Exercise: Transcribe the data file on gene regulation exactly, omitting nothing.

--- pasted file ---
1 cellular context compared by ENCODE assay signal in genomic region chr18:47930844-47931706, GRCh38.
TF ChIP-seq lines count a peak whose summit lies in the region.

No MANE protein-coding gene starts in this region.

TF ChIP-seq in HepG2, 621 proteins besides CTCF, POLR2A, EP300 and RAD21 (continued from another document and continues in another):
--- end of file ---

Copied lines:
1 cellular context compared by ENCODE assay signal in genomic region chr18:47930844-47931706, GRCh38.
TF ChIP-seq lines count a peak whose summit lies in the region.

No MANE protein-coding gene starts in this region.

TF ChIP-seq in HepG2, 621 proteins besides CTCF, POLR2A, EP300 and RAD21 (continued from another document and continues in another):